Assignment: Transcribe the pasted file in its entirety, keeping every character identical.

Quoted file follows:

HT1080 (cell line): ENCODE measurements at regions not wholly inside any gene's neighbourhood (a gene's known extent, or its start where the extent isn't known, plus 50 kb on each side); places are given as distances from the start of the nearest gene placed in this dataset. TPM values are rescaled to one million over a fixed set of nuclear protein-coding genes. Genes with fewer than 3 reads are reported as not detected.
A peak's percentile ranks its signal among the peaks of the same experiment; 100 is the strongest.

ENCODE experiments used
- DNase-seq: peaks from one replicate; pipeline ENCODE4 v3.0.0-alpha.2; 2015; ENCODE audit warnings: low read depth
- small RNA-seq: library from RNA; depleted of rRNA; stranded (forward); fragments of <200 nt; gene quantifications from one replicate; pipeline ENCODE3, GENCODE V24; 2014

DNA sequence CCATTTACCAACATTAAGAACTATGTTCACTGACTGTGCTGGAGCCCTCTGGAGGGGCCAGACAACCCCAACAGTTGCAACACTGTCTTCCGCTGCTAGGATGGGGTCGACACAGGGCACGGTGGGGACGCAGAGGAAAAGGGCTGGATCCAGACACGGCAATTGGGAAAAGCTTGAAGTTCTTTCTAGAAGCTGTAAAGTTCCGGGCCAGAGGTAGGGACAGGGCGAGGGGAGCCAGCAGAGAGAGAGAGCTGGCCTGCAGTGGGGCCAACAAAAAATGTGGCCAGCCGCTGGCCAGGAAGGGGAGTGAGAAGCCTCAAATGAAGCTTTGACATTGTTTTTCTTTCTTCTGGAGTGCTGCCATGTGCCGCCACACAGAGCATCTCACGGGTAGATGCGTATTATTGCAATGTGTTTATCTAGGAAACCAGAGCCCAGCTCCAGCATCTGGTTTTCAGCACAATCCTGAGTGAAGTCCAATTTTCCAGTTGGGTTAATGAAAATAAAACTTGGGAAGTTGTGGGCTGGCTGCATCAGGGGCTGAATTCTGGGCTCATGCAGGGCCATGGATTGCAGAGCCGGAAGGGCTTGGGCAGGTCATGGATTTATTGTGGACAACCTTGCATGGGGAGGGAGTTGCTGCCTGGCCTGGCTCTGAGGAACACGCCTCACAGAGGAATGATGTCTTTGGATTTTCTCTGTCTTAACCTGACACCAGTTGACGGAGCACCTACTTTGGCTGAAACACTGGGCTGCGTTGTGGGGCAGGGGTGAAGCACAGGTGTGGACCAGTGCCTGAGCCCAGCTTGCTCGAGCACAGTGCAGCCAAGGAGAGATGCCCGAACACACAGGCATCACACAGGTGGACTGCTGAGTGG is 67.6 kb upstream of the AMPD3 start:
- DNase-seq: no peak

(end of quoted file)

HT1080 (cell line): ENCODE measurements at regions not wholly inside any gene's neighbourhood (a gene's known extent, or its start where the extent isn't known, plus 50 kb on each side); places are given as distances from the start of the nearest gene placed in this dataset. TPM values are rescaled to one million over a fixed set of nuclear protein-coding genes. Genes with fewer than 3 reads are reported as not detected.
A peak's percentile ranks its signal among the peaks of the same experiment; 100 is the strongest.

ENCODE experiments used
- DNase-seq: peaks from one replicate; pipeline ENCODE4 v3.0.0-alpha.2; 2015; ENCODE audit warnings: low read depth
- small RNA-seq: library from RNA; depleted of rRNA; stranded (forward); fragments of <200 nt; gene quantifications from one replicate; pipeline ENCODE3, GENCODE V24; 2014

DNA sequence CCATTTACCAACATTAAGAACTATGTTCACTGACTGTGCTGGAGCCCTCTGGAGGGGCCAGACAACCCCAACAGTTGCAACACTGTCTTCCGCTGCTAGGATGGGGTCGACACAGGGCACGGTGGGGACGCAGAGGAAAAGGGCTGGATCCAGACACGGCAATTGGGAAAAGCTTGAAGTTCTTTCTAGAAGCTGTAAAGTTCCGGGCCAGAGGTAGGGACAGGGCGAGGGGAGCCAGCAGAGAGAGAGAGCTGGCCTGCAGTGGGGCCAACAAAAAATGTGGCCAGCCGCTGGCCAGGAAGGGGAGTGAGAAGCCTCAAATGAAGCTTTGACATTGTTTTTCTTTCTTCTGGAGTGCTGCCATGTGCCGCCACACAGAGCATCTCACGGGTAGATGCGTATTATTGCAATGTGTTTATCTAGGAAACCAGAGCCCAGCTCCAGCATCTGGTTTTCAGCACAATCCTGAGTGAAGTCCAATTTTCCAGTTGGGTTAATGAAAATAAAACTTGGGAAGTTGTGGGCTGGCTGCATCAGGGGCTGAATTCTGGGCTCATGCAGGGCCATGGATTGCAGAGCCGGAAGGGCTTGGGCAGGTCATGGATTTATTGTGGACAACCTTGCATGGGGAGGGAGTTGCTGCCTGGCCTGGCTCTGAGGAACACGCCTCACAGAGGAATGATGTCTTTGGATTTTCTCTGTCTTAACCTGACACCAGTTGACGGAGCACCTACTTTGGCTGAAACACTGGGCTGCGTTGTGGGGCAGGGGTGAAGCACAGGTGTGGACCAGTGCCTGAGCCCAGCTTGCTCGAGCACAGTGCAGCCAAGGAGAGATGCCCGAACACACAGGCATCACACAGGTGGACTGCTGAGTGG is 67.6 kb upstream of the AMPD3 start:
- DNase-seq: no peak